I have seen notices on Groupon vouchers as well that say to tip on the amount before the coupon. I avoided some hair salon groupons because a tip on a $300 hair special would be too much for me, even if the voucher only costs $60, because that’s another $60 in tips! (Not $12).


    • Leighann

      Meanwhile, your server was being paid less than $3 per hour to serve you. With the tip you left, it’s quite possible that they wound up paying enough in taxes that *they* were paying for you to eat. smh ๐Ÿ™

      • meg

        yea im sure they did

      • Me

        How are they paying for my meal exactly? Silly.

    • JODI

      Please tip on the full value of your dinner, before the coupon. Servers have to claim a percentage of their sales to the IRS, and that is sales BEFORE coupons are used. They also have to share tips with the bar and buss boy. If you under-tip the server can end up PAYING for having served you.

      • Jenna

        Obviously national chains would be more compliant, but I’d be curious to see a real percentage of waitress tips that are actually reported as income. I’d guess it’s not very high.

        • fairtucky

          Jenna – I’ve worked both a national chain and a non-chain. At the national chain I could screw myself over claiming as much or as little as I wanted and was given zero guidance so the company had zero liability for my tip claiming. The non-chain I was told that claiming less than 8% of my SALES (before any discounts, including liquor, including the price of your free birthday dessert…) could trigger an (internal, not IRS) audit and that the sweet spot was claiming 10-14%…I typically claimed the lesser of 11% or my actual tips for the night…but a lot of waiters aren’t financial geeks like I am…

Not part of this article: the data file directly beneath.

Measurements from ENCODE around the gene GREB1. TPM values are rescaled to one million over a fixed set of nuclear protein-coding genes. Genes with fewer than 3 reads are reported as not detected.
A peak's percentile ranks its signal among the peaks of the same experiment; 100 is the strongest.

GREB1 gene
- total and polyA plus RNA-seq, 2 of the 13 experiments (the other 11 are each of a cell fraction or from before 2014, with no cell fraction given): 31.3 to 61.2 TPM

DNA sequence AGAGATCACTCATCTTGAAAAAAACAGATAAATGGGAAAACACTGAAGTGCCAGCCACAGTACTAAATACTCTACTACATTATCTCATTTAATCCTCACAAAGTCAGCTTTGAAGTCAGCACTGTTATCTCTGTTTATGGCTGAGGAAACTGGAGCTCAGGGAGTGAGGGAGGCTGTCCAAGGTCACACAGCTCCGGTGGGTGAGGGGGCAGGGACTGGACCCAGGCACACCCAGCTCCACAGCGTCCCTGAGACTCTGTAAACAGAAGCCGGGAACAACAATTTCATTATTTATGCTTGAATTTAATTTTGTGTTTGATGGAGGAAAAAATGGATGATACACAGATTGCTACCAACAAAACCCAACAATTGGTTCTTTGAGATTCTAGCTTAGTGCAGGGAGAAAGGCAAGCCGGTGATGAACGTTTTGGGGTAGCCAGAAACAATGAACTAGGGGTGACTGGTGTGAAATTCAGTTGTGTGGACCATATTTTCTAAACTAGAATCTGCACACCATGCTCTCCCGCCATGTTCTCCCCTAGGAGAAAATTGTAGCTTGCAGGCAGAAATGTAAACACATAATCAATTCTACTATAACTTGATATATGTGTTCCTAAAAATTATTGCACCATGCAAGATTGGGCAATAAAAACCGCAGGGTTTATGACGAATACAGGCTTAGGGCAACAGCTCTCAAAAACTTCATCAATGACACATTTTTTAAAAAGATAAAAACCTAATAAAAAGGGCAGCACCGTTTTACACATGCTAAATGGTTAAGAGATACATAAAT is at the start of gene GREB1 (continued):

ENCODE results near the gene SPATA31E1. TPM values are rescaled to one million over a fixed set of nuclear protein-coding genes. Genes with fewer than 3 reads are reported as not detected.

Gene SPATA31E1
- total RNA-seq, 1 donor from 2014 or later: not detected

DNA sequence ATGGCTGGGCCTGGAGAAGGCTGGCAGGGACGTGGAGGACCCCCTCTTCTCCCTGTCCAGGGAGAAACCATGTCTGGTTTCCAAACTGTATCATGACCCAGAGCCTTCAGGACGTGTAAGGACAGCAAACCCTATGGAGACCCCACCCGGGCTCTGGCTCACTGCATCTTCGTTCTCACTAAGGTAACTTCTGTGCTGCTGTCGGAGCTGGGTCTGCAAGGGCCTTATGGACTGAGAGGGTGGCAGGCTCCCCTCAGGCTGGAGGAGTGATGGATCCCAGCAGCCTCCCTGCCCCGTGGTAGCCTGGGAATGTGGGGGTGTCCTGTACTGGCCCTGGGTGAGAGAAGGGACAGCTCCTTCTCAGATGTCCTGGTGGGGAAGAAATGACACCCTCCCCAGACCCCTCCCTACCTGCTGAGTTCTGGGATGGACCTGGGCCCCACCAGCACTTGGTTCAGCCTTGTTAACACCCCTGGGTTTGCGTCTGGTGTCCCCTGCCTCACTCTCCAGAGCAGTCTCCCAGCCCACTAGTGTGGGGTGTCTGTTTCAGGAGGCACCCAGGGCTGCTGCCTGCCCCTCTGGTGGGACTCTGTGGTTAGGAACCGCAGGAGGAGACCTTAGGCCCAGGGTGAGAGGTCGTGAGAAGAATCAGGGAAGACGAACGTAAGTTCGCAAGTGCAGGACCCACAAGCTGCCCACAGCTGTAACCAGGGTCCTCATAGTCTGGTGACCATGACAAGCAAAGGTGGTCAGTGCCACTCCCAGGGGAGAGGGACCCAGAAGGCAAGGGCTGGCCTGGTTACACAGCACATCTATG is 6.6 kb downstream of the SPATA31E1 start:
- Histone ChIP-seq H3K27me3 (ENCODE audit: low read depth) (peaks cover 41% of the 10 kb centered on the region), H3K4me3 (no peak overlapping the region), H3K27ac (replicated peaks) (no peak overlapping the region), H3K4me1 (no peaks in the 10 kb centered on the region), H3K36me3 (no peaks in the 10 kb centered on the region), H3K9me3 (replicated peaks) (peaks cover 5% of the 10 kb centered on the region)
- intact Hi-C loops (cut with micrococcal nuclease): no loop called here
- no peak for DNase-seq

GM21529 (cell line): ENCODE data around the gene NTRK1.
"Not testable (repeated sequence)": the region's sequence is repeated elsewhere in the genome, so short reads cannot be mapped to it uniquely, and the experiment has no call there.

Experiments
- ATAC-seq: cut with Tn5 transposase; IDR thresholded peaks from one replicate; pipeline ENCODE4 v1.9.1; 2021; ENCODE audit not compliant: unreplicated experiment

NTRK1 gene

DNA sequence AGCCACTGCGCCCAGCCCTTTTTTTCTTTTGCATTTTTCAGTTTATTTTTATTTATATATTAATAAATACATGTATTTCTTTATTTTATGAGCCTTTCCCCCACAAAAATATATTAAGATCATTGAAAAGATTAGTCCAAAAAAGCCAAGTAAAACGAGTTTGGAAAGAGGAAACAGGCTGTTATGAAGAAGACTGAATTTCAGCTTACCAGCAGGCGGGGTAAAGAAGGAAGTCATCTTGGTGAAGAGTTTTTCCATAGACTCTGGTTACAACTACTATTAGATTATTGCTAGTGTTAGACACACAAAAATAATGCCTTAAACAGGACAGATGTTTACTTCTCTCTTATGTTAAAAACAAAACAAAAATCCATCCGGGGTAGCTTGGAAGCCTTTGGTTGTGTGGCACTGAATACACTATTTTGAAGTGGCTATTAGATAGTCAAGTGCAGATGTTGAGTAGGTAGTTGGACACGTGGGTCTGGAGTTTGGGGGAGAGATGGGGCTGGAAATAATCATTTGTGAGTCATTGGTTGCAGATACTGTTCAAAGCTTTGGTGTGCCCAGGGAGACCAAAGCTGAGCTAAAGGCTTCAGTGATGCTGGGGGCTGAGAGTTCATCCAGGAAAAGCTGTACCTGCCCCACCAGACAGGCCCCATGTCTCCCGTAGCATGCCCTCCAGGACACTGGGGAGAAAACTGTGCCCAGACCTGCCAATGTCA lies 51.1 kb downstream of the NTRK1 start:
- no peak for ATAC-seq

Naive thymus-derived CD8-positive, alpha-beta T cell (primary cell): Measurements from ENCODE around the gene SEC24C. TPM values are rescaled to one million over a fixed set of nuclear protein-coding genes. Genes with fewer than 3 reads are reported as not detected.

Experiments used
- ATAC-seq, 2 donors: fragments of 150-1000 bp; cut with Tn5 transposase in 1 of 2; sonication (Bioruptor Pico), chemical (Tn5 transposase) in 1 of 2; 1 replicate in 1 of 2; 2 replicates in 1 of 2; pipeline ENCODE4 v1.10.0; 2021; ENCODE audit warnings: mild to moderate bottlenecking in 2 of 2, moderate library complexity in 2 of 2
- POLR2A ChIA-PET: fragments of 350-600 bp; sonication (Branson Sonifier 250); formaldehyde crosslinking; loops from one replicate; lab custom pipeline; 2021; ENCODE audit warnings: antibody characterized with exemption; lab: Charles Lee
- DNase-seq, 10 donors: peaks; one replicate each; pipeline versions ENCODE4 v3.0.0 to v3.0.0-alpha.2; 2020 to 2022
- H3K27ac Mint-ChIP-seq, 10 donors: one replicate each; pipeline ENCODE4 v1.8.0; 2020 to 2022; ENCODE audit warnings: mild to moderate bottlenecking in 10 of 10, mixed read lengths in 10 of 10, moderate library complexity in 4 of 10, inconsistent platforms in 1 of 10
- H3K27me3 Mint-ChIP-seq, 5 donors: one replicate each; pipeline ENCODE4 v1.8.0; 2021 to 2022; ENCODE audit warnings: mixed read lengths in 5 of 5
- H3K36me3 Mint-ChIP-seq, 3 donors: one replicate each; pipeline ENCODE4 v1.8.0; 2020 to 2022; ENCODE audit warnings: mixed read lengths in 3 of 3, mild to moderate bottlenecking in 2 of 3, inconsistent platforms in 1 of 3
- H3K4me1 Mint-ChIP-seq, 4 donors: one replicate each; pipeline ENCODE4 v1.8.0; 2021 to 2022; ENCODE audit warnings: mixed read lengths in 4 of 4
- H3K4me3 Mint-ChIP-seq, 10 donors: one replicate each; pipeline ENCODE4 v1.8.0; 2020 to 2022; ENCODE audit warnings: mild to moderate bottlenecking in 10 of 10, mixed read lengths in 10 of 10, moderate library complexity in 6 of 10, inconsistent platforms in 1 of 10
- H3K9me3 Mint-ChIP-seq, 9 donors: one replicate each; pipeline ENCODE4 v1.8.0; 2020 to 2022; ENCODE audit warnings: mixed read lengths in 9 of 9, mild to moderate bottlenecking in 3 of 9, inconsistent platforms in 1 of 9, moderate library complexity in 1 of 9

• Candace

      You should really re-think this one. Servers don’t work any less just because your entree was free. You could go use all your coupons at whataburger if you can’t afford to tip for what you ordered at a real restaurant.

    • cheeze

      That is horrible. Why would you tip based on the amount after coupons. Most servers get paid below minimum wage and they make their money based on their tips. Not to mentioned if the have a buser, food runner, and bartender needs to be tip out from the server. You might as well stay home and eat if your going to do that. Either way the server is giving you the same amount of service with or without a coupon.

  7. serg

    Ultimately it’s your money and you need to spend it accordingly. As a person that used to work on commission, I welcomed any sale. I used to work in the service dept at a Toyota dealer and the majority of my salary was commission based. Though there were huge sales here and there, I found that the smaller sales which were larger in quantity added up pretty quickly. So I wouldn’t worry too much about the salesman instead worry about finding the best deal for yourself. After all isn’t that what makes us so HIP

  8. JA

    If they are giving out coupons for $20/20, they have to know that some people are going to spend the least out of pocket as possible. And there is nothing wrong with that, you are adhering to their terms. Also, when I worked retail a million years ago, they focused more on how many items you sold, not so much the dollar amount. We were supposed to sell three items per transaction, suggesting accessories, shoes or promo items. Something else to think about.